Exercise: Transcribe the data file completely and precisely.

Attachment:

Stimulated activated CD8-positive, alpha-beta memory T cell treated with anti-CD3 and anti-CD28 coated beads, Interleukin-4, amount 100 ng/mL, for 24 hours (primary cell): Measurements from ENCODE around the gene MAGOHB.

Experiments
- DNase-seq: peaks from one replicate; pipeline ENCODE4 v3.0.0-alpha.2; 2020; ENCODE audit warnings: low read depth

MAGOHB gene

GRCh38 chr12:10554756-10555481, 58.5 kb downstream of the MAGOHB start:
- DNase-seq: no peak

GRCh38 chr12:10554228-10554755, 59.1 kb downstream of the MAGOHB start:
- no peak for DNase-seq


Stimulated activated CD8-positive, alpha-beta memory T cell treated with anti-CD3 and anti-CD28 coated beads, Interleukin-4, amount 100 ng/mL, for 24 hours (primary cell): Measurements from ENCODE around the gene MAGOHB.

Experiments
- DNase-seq: peaks from one replicate; pipeline ENCODE4 v3.0.0-alpha.2; 2020; ENCODE audit warnings: low read depth

MAGOHB gene

GRCh38 chr12:10554756-10555481, 58.5 kb downstream of the MAGOHB start:
- DNase-seq: no peak

GRCh38 chr12:10554228-10554755, 59.1 kb downstream of the MAGOHB start:
- no peak for DNase-seq